Back to Top

15. What types of construction accidents fall within the New York State Labor Laws?

Workers who are involved in altering, constructing, demolishing, excavating, renovating or painting may be protected by the New York State Labor Law. The Labor Laws require that a property owner, general contractor or their agents furnish workers with a safe workplace. If you have been injured while working at a construction site, contact us to determine whether you were engaged in a protected activity under New York State Labor Law Sections 200, 240 and/or 241(6).

Back to Top

16. Can I recover more than Workers' Compensation benefits if I was injured while working at a construction site?

If you were injured while working at a construction site due to the negligence of a third-party (someone other than your employer), a violation of the New York State Labor Law or Industrial Code, by a third-party then you may seek compensation beyond the limited benefits you can obtain through your Workers' Compensation claim. A potentially responsible party at a construction project may be a property owner, a contractor, subcontractor, or manufacturer of equipment. We advise you to contact us to determine whether you have a viable claim for negligence or under New York State Labor Laws.

Back to Top

17. What is No-Fault?

New York State has a "No-Fault" system for motor vehicle accidents to ensure that insurance companies pay for medical expenses, lost wages and household help regardless of who caused the accident. The time to file an application for No-Fault benefits is usually 30 days so it is critical that you act promptly. The No-Fault insurance carrier must provide a minimum of $50,000.00 towards the medical bills and lost wages of the claimant/covered person, but the No- Fault insurance carriers often act quickly to have their doctors examine you in an attempt to "cut off" your benefits. Therefore, it is imperative that you seek medical treatment promptly if you have been seriously injured and follow your doctors advice.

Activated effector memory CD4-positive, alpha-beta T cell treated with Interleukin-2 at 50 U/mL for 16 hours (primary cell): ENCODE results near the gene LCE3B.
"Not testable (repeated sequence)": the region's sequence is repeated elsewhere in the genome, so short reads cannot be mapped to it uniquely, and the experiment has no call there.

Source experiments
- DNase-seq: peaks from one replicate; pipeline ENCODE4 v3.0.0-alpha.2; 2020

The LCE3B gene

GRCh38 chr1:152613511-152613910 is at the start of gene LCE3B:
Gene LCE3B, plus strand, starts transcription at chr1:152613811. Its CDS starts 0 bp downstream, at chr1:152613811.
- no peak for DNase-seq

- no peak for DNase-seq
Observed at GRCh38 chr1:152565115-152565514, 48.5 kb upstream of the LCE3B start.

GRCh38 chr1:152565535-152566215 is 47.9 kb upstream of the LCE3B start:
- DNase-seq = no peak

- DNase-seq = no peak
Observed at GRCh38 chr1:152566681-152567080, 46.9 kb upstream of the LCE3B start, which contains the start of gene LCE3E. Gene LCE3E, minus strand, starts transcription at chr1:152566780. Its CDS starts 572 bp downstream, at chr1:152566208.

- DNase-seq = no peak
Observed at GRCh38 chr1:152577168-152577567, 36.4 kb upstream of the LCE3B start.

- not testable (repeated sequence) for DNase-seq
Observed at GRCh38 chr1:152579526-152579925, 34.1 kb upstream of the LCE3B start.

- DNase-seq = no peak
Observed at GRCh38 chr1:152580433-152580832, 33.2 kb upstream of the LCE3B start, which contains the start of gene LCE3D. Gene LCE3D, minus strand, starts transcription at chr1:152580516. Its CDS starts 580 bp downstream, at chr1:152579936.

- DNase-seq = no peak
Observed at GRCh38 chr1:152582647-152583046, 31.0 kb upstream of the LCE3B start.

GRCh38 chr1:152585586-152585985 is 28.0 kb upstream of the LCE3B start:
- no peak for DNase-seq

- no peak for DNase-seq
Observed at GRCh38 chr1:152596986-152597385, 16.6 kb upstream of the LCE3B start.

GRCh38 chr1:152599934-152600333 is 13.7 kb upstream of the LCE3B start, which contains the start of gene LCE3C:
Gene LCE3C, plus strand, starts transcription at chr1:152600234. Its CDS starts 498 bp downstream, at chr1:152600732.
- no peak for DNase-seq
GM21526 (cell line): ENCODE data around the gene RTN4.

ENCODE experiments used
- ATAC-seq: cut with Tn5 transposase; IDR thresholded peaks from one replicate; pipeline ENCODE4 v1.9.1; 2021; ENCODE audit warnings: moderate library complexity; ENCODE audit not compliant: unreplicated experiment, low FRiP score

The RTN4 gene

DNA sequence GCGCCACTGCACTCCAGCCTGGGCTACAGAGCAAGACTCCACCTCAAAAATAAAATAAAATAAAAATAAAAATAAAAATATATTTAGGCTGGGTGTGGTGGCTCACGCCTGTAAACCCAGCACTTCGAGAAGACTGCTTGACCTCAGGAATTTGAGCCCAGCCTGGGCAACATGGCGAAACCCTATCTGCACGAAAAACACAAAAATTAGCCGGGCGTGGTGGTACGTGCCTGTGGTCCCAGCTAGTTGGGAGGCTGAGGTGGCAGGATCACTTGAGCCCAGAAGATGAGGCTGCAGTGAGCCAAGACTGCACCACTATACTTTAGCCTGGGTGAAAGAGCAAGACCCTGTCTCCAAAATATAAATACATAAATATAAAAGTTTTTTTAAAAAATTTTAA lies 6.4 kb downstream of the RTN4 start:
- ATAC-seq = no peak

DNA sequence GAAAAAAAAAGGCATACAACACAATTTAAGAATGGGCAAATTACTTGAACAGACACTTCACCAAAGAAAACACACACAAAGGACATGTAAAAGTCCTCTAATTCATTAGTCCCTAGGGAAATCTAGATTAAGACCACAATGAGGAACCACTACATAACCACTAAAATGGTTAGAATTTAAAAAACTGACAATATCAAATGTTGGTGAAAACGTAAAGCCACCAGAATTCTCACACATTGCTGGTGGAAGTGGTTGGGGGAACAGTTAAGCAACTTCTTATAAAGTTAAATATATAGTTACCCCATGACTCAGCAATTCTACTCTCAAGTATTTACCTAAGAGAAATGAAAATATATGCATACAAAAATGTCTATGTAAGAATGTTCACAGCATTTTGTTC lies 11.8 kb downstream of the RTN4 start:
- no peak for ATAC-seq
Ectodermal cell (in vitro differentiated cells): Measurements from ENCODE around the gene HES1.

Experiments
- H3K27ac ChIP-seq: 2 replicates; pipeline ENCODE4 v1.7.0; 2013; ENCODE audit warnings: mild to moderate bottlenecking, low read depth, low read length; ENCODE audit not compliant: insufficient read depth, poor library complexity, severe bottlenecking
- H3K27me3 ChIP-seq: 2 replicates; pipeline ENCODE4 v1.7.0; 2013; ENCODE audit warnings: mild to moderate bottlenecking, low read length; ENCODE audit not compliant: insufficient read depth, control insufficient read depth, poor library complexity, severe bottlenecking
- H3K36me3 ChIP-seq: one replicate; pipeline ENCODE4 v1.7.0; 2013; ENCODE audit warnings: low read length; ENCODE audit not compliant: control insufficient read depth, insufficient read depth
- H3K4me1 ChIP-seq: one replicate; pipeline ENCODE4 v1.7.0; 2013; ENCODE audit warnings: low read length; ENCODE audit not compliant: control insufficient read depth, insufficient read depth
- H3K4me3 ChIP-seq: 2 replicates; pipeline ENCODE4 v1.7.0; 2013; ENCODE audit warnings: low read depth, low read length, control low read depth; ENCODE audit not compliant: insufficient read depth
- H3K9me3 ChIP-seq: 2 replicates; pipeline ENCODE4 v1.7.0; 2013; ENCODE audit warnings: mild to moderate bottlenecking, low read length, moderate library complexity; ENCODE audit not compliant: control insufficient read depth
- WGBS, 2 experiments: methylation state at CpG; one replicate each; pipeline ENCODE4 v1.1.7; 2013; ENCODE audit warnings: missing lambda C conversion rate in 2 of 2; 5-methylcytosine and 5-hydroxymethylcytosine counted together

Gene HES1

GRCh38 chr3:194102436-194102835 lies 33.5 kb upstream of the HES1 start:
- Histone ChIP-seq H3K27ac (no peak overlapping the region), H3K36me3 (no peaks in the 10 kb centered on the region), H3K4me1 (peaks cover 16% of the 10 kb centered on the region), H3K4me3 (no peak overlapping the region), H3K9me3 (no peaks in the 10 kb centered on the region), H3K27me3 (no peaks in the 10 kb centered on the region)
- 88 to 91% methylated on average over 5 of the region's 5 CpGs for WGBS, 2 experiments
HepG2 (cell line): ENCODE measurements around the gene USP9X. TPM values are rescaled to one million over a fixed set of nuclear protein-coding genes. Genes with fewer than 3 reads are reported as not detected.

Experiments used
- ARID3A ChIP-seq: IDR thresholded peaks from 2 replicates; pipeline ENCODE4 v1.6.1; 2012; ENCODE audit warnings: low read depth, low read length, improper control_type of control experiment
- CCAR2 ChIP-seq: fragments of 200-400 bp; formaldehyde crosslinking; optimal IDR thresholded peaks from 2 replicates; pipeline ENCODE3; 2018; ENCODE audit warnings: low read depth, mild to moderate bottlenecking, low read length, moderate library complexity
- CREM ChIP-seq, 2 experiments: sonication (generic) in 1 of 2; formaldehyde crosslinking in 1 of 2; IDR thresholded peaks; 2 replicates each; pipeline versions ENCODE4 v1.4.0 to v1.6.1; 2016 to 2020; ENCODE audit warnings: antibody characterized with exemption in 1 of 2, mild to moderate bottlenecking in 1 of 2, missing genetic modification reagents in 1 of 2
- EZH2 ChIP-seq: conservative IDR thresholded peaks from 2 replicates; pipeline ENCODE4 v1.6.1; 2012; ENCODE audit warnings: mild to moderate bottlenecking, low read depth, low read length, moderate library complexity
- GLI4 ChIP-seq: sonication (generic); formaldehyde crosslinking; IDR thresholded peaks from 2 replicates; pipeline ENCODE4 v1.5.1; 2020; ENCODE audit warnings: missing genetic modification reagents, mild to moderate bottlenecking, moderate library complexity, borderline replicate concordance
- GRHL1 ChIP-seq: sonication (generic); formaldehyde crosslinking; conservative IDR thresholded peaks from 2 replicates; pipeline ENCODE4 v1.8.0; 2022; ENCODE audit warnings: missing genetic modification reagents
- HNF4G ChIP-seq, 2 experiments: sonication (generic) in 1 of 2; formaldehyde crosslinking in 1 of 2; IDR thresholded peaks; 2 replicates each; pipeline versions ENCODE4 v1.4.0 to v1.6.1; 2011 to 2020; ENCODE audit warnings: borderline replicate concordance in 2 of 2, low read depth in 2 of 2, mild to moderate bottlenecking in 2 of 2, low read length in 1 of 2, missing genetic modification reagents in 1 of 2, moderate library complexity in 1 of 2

Back to Top

18. Do I have a "serious injury" under Section 5102 of the New York State Insurance Law?

Under New York law, when a car accident victim seeks compensation for pain and suffering, he or she must prove that they have a "serious injury" as defined by the Insurance Law. Certain injuries, such as broken bones (fractures), significant disfigurement, loss of a limb and death automatically qualify as a serious injury. Other categories require competent medical proof to establish that a part of the claimant's body is significantly limited or that the an injury has prevented the person from performing substantially all of their usual daily activities for at least 90 out of the 180 days immediately after the accident.

Back to Top

19. What is pain and suffering?

In order to collect money for pain and suffering, it is necessary to establish that you have sustained an injury such as a broken bone, loss of a limb, damaged muscles/nerves, burns, scars, etc. that have caused you pain, suffering and an inability to participate in your normal daily activities without experiencing pain.